We finished up the session by sampling the financiers and toasting to Luc’s good health with bubbly wine from the Loire Valley provided by Cave de l’Abbaye, a lovely wine shop on the first floor of École du Goût.

HDYTI tip: École du Goût cooking classes can be booked online or by calling +33 (0) 299201720

Good food is simple and stays true to its flavours and original ingredients - Luc Mobihan Click To Tweet

 

La Crêpe with a view

Crêpes (savoury pancakes) are enjoyed throughout France with different variations often reflective of the culture of a particular region. Following our time with Luc, we headed to Crepêrie du Corps de Garde, located in a 17th century military post set within Saint-Malo’s famously impregnable 12th century walls.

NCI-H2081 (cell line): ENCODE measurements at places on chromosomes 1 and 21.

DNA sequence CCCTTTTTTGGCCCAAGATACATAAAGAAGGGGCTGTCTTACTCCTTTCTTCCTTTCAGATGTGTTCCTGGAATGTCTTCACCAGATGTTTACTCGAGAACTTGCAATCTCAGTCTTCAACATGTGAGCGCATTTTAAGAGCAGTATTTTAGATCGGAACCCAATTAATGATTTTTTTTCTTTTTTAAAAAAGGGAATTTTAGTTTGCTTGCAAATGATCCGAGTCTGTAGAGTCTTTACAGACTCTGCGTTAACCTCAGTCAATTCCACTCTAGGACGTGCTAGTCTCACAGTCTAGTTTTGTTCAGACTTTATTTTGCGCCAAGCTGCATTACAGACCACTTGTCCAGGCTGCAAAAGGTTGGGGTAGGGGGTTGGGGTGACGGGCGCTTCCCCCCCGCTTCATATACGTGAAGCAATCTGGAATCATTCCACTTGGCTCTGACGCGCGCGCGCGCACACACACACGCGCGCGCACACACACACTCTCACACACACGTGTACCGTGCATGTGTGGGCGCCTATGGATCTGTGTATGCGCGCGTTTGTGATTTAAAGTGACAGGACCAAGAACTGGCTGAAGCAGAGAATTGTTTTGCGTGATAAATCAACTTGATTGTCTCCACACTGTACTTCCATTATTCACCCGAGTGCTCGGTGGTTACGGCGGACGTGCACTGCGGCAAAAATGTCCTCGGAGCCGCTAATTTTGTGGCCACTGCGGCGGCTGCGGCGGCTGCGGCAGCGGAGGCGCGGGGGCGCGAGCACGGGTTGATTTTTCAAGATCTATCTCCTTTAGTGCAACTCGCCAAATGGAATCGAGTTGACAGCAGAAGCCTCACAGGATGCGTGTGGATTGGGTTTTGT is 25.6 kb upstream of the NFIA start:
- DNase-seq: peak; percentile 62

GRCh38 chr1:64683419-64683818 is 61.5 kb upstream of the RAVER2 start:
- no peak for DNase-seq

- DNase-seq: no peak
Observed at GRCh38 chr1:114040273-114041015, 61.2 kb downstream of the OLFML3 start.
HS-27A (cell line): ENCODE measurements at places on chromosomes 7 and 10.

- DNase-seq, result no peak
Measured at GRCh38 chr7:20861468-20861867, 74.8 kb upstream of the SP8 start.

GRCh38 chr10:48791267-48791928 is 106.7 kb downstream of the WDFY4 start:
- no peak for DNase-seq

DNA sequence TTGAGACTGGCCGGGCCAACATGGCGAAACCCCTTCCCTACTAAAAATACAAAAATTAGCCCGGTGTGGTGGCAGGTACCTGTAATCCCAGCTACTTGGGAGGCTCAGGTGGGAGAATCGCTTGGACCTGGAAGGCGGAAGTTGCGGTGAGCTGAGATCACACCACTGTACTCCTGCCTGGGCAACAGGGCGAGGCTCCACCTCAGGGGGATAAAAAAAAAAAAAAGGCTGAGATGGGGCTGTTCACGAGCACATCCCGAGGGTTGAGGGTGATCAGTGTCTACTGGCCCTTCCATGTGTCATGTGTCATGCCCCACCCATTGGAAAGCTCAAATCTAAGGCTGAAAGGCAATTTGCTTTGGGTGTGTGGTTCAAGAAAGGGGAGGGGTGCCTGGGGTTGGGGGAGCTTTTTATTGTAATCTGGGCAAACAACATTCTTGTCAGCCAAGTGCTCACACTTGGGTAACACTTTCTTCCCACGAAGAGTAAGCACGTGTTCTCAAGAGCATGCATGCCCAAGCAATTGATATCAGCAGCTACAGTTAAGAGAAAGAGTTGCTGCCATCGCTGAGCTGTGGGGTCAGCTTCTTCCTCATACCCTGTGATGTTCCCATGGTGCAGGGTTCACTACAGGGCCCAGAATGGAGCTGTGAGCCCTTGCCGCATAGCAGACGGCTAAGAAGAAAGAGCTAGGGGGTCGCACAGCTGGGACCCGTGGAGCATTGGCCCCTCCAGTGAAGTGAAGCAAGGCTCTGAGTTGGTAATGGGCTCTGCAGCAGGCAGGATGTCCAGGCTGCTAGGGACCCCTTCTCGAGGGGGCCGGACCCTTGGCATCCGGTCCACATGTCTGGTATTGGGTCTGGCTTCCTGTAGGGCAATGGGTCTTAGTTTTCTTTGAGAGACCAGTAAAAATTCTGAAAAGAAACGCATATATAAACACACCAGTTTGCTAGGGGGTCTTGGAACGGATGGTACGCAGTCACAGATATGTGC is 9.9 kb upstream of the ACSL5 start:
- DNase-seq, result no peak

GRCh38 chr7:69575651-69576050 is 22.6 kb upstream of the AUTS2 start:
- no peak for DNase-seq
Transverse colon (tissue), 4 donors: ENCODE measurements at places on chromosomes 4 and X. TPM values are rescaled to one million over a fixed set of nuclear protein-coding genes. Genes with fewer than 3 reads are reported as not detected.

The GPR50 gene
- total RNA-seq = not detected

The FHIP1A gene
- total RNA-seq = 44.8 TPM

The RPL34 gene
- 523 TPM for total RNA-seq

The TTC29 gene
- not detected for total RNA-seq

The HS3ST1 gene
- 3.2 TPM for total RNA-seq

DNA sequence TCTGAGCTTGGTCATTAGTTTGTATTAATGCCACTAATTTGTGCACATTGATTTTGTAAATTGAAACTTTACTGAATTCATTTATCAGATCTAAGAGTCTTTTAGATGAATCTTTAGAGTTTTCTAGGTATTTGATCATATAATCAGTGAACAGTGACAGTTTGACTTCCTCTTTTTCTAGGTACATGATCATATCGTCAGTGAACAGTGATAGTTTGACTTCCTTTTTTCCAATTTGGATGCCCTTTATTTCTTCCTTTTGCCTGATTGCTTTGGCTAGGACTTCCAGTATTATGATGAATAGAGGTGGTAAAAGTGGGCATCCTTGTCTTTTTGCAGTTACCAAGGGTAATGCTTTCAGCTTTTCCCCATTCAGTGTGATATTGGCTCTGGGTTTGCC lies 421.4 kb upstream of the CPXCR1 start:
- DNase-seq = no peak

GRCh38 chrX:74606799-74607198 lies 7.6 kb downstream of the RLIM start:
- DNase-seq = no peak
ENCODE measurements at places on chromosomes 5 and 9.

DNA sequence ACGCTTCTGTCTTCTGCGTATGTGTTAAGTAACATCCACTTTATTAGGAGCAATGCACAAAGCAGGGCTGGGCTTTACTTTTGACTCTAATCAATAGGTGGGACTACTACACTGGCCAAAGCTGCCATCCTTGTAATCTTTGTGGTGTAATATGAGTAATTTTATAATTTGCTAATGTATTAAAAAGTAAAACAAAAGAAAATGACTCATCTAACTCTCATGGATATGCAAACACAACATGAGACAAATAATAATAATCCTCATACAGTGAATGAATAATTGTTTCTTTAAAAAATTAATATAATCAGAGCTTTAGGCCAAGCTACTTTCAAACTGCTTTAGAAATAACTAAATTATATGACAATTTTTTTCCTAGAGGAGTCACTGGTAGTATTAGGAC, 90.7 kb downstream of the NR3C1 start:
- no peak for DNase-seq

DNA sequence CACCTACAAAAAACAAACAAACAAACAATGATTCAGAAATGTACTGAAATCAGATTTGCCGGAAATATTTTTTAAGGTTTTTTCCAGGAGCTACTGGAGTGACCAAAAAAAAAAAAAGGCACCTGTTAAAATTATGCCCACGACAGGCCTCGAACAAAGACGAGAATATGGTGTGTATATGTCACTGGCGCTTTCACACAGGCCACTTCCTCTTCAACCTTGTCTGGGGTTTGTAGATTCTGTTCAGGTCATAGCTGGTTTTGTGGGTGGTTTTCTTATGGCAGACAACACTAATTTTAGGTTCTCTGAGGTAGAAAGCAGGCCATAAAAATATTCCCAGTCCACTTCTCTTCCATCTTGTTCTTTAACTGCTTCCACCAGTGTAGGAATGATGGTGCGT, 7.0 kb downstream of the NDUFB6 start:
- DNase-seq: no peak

Crepêrie du Corps de Garde | Saint-Malo | Brittany

There we sampled buckwheat crêpes, a Breton specialty, with a delightful range of fillings including: ham, mushrooms, cheese and eggs which went well with a local cider-rosé. We finished up with tasty ice cream dessert crêpes while taking in the scenery.

Although slightly touristy, the building offered panoramic views of Saint-Malo’s long sandy beaches, France’s so-called Emerald Coast. In the distance we could see Le Grande Bé, an island fort only reachable at low tide. Nearby, a group of boats sailed in a neat circle, a picture-perfect scene only interrupted when an over-passionate windsurfer misjudged the wind speed and fell over the edge of Piscine de Bon Secours, a rock pool only usable at low tide. Apart from a bruised kite and perhaps his ego, he seemed fine.

Saint-Malo | Britanny | Bretagne